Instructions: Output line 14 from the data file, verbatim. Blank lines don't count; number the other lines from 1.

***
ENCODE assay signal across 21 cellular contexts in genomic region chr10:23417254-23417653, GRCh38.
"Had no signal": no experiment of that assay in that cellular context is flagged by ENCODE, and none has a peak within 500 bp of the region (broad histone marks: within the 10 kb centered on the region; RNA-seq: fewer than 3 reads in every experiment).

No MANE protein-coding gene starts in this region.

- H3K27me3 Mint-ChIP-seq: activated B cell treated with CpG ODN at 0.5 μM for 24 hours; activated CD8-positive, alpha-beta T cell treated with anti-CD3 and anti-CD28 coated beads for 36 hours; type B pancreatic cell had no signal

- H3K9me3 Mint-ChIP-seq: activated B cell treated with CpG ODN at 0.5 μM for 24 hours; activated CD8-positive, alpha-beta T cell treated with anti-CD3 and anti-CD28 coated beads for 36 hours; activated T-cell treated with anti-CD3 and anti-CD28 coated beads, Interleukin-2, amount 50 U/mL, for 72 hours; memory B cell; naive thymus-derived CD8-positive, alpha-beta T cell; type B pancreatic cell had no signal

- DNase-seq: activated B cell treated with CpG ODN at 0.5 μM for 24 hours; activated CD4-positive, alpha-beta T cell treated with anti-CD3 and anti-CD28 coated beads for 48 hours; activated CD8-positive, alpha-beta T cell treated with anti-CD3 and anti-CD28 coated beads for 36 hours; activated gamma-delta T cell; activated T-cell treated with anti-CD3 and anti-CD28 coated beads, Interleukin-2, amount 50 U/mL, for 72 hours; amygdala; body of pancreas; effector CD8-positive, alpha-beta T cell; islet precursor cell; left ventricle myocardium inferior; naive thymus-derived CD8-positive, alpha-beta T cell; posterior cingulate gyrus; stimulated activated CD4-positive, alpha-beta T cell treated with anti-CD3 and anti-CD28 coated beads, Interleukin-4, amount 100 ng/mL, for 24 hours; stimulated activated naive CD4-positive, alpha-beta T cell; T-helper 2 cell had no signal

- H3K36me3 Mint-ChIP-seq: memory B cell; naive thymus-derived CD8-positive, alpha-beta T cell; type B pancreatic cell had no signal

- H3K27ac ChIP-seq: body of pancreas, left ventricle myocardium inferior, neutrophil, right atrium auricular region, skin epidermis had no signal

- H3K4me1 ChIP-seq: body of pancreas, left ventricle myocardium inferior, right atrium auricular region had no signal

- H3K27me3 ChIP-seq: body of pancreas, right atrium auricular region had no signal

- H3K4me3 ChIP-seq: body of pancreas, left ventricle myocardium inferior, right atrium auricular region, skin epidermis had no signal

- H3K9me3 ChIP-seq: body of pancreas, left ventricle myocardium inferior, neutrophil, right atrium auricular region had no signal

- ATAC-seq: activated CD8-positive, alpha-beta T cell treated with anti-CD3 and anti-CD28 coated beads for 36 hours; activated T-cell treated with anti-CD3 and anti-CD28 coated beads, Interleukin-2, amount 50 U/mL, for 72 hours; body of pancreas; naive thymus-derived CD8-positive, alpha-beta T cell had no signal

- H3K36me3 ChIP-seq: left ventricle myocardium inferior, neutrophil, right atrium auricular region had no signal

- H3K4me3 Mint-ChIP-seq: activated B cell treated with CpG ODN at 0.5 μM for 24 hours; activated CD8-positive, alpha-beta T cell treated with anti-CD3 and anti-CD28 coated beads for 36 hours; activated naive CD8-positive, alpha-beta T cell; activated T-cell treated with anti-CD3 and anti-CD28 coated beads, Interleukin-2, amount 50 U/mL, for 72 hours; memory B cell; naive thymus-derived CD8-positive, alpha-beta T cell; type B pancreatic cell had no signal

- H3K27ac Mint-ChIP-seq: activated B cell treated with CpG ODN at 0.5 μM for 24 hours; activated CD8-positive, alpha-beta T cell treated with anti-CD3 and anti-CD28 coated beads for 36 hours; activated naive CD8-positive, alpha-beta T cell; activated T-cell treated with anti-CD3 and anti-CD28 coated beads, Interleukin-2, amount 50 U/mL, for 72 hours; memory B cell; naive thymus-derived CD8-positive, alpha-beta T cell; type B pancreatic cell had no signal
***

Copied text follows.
- H3K36me3 ChIP-seq: left ventricle myocardium inferior, neutrophil, right atrium auricular region had no signal